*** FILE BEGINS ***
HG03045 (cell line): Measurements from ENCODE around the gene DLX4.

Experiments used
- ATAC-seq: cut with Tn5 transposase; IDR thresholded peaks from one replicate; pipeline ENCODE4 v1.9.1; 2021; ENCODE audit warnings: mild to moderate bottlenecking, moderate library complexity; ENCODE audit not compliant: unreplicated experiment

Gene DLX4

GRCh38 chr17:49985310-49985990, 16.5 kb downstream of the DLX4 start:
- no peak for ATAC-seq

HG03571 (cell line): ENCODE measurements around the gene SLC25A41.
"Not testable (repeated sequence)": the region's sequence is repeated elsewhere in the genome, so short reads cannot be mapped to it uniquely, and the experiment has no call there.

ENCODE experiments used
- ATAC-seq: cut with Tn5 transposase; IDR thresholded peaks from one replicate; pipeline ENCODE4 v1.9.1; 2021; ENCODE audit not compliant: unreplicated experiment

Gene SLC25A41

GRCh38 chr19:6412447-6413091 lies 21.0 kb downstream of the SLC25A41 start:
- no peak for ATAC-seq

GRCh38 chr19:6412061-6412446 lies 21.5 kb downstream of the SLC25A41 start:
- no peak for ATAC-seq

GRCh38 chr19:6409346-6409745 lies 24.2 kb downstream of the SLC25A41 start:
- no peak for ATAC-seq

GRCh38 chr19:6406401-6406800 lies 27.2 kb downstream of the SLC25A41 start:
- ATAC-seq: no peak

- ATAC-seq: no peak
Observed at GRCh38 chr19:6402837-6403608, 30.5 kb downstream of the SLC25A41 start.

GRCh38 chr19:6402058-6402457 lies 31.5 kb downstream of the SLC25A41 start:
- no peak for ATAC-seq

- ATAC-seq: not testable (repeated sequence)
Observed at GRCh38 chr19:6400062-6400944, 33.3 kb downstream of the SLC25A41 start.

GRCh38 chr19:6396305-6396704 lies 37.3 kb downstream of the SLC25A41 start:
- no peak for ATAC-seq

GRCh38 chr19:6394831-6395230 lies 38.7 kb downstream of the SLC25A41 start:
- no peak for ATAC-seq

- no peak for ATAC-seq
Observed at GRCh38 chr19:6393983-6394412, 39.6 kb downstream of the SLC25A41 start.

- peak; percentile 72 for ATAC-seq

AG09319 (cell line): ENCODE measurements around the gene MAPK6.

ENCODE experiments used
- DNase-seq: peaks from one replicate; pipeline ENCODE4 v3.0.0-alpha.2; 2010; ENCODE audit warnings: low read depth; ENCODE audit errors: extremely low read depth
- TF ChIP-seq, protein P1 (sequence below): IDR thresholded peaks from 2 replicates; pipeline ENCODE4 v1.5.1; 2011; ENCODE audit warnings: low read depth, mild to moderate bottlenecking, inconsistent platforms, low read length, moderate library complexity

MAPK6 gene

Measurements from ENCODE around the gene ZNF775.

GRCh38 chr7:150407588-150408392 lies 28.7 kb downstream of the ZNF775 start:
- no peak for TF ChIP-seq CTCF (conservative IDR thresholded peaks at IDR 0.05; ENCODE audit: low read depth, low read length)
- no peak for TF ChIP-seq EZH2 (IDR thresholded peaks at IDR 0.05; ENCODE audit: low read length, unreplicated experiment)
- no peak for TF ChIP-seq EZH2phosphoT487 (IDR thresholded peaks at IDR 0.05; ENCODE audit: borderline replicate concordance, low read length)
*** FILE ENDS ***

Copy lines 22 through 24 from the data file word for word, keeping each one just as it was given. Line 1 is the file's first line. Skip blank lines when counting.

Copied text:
GRCh38 chr19:6402058-6402457 lies 31.5 kb downstream of the SLC25A41 start:
- no peak for ATAC-seq

- ATAC-seq: not testable (repeated sequence)